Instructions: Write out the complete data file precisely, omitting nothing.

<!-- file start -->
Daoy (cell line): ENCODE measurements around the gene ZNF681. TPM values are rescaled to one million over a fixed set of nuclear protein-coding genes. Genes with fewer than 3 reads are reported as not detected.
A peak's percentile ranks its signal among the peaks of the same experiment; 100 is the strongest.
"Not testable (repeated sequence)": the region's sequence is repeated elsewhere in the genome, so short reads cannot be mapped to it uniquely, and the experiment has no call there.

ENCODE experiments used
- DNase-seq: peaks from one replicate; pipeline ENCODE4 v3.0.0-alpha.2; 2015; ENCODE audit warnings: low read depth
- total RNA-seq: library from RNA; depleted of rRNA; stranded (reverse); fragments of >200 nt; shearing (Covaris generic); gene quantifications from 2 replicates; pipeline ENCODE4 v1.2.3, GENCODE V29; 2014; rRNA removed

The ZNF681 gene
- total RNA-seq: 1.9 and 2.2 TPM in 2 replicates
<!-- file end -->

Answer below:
Daoy (cell line): ENCODE measurements around the gene ZNF681. TPM values are rescaled to one million over a fixed set of nuclear protein-coding genes. Genes with fewer than 3 reads are reported as not detected.
A peak's percentile ranks its signal among the peaks of the same experiment; 100 is the strongest.
"Not testable (repeated sequence)": the region's sequence is repeated elsewhere in the genome, so short reads cannot be mapped to it uniquely, and the experiment has no call there.

ENCODE experiments used
- DNase-seq: peaks from one replicate; pipeline ENCODE4 v3.0.0-alpha.2; 2015; ENCODE audit warnings: low read depth
- total RNA-seq: library from RNA; depleted of rRNA; stranded (reverse); fragments of >200 nt; shearing (Covaris generic); gene quantifications from 2 replicates; pipeline ENCODE4 v1.2.3, GENCODE V29; 2014; rRNA removed

The ZNF681 gene
- total RNA-seq: 1.9 and 2.2 TPM in 2 replicates